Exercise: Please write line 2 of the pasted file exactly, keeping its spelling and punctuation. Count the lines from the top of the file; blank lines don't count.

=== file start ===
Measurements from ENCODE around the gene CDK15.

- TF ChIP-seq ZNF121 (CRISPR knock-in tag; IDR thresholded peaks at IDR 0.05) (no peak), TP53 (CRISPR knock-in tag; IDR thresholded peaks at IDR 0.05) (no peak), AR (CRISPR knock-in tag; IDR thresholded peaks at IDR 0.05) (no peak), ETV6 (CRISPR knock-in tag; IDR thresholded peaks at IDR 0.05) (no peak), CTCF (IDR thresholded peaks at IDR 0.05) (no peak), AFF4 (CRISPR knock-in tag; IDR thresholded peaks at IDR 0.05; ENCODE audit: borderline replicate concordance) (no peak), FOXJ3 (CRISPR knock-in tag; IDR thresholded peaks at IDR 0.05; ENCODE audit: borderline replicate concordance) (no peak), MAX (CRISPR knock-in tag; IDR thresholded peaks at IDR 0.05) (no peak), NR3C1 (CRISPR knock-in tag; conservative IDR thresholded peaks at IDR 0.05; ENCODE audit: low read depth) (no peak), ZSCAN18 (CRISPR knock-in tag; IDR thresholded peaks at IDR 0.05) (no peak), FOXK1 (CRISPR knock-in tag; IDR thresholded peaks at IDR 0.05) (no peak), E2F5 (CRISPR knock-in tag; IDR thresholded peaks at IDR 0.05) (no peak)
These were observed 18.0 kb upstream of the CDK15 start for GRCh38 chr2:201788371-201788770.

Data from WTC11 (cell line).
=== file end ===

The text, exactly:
- TF ChIP-seq ZNF121 (CRISPR knock-in tag; IDR thresholded peaks at IDR 0.05) (no peak), TP53 (CRISPR knock-in tag; IDR thresholded peaks at IDR 0.05) (no peak), AR (CRISPR knock-in tag; IDR thresholded peaks at IDR 0.05) (no peak), ETV6 (CRISPR knock-in tag; IDR thresholded peaks at IDR 0.05) (no peak), CTCF (IDR thresholded peaks at IDR 0.05) (no peak), AFF4 (CRISPR knock-in tag; IDR thresholded peaks at IDR 0.05; ENCODE audit: borderline replicate concordance) (no peak), FOXJ3 (CRISPR knock-in tag; IDR thresholded peaks at IDR 0.05; ENCODE audit: borderline replicate concordance) (no peak), MAX (CRISPR knock-in tag; IDR thresholded peaks at IDR 0.05) (no peak), NR3C1 (CRISPR knock-in tag; conservative IDR thresholded peaks at IDR 0.05; ENCODE audit: low read depth) (no peak), ZSCAN18 (CRISPR knock-in tag; IDR thresholded peaks at IDR 0.05) (no peak), FOXK1 (CRISPR knock-in tag; IDR thresholded peaks at IDR 0.05) (no peak), E2F5 (CRISPR knock-in tag; IDR thresholded peaks at IDR 0.05) (no peak)